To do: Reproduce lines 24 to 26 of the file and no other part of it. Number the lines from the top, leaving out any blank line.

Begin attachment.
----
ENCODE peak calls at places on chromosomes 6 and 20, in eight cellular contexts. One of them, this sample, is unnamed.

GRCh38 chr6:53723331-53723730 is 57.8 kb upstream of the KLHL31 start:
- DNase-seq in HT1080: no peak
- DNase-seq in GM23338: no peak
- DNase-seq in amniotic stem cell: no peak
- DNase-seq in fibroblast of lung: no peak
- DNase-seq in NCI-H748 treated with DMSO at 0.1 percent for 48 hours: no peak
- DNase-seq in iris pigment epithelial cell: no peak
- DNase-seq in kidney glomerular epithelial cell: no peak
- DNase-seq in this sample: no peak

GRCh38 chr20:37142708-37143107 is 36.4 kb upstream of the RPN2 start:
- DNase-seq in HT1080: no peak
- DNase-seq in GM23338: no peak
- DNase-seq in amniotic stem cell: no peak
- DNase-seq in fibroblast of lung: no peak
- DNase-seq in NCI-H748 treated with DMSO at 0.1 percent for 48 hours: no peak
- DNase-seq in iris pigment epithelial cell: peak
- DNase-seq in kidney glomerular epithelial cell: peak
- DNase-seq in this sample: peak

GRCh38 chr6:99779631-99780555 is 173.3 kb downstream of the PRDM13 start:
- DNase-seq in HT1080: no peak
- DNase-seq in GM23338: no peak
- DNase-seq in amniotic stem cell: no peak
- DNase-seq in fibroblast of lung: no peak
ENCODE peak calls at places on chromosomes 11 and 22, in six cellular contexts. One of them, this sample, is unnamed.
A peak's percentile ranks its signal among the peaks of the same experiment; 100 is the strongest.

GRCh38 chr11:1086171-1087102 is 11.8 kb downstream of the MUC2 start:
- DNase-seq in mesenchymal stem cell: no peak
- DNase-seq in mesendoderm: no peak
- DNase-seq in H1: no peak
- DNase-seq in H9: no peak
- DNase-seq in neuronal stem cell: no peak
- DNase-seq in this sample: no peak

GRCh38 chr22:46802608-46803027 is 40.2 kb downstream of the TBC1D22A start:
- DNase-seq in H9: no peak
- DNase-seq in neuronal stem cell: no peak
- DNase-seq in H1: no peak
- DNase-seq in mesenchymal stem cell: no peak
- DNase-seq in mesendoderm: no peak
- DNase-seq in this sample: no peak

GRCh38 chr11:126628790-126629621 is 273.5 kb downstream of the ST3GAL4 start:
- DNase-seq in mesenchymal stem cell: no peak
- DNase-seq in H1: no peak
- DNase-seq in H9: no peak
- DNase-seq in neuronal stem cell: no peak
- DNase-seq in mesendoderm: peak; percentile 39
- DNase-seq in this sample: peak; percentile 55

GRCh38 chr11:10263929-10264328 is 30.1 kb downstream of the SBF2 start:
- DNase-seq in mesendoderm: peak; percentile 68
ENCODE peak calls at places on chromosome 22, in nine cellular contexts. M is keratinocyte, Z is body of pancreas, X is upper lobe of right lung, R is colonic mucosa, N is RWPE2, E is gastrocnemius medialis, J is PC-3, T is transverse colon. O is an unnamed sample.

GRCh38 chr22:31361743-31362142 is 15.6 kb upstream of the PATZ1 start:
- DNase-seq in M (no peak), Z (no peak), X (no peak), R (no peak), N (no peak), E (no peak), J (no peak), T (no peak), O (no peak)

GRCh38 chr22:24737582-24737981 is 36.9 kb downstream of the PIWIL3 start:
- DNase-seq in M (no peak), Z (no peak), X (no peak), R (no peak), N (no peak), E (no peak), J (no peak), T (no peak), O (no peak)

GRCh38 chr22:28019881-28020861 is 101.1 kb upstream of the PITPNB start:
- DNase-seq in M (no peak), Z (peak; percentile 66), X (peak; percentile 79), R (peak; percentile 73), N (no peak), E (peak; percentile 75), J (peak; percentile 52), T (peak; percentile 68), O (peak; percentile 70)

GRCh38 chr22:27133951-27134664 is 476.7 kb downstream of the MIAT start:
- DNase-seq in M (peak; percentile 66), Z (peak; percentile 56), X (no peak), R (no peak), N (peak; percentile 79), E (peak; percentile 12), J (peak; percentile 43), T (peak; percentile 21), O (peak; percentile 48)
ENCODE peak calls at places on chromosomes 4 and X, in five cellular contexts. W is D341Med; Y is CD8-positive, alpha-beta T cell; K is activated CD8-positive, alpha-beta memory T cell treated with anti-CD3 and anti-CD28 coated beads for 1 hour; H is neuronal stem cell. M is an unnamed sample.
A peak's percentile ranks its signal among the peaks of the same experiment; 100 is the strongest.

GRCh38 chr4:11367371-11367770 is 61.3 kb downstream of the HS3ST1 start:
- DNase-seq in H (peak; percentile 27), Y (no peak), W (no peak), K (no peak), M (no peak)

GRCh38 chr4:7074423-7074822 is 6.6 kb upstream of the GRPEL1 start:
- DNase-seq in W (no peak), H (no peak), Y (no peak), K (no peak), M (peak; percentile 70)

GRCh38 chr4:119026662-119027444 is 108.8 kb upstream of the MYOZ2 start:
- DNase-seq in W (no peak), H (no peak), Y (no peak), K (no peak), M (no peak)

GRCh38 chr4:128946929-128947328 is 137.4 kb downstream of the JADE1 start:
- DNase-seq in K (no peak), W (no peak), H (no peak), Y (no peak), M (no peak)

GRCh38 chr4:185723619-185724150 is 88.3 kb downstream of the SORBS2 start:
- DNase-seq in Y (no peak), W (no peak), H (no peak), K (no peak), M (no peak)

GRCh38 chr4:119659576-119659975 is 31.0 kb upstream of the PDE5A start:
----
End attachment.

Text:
- DNase-seq in fibroblast of lung: no peak
ENCODE peak calls at places on chromosomes 11 and 22, in six cellular contexts. One of them, this sample, is unnamed.
A peak's percentile ranks its signal among the peaks of the same experiment; 100 is the strongest.